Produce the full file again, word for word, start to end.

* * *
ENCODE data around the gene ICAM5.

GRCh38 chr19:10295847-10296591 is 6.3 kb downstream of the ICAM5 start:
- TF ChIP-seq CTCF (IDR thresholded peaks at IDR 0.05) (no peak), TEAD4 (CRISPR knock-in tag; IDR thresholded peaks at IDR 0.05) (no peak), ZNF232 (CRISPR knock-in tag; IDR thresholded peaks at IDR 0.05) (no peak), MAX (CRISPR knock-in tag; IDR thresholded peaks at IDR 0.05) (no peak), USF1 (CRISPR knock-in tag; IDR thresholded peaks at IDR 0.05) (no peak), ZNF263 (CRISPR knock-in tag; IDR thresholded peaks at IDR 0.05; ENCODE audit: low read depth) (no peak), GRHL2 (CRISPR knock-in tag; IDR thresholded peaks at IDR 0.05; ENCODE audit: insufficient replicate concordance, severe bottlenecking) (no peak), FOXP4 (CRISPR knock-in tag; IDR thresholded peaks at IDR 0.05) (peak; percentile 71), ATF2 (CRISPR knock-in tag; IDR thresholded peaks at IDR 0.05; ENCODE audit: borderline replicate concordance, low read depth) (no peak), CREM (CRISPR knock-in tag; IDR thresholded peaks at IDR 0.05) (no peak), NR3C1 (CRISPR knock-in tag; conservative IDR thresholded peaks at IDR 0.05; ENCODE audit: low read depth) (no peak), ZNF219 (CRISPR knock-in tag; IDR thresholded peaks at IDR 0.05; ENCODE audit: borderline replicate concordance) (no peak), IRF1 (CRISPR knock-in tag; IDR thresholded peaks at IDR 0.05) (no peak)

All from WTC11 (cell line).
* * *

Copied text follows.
ENCODE data around the gene ICAM5.

GRCh38 chr19:10295847-10296591 is 6.3 kb downstream of the ICAM5 start:
- TF ChIP-seq CTCF (IDR thresholded peaks at IDR 0.05) (no peak), TEAD4 (CRISPR knock-in tag; IDR thresholded peaks at IDR 0.05) (no peak), ZNF232 (CRISPR knock-in tag; IDR thresholded peaks at IDR 0.05) (no peak), MAX (CRISPR knock-in tag; IDR thresholded peaks at IDR 0.05) (no peak), USF1 (CRISPR knock-in tag; IDR thresholded peaks at IDR 0.05) (no peak), ZNF263 (CRISPR knock-in tag; IDR thresholded peaks at IDR 0.05; ENCODE audit: low read depth) (no peak), GRHL2 (CRISPR knock-in tag; IDR thresholded peaks at IDR 0.05; ENCODE audit: insufficient replicate concordance, severe bottlenecking) (no peak), FOXP4 (CRISPR knock-in tag; IDR thresholded peaks at IDR 0.05) (peak; percentile 71), ATF2 (CRISPR knock-in tag; IDR thresholded peaks at IDR 0.05; ENCODE audit: borderline replicate concordance, low read depth) (no peak), CREM (CRISPR knock-in tag; IDR thresholded peaks at IDR 0.05) (no peak), NR3C1 (CRISPR knock-in tag; conservative IDR thresholded peaks at IDR 0.05; ENCODE audit: low read depth) (no peak), ZNF219 (CRISPR knock-in tag; IDR thresholded peaks at IDR 0.05; ENCODE audit: borderline replicate concordance) (no peak), IRF1 (CRISPR knock-in tag; IDR thresholded peaks at IDR 0.05) (no peak)

All from WTC11 (cell line).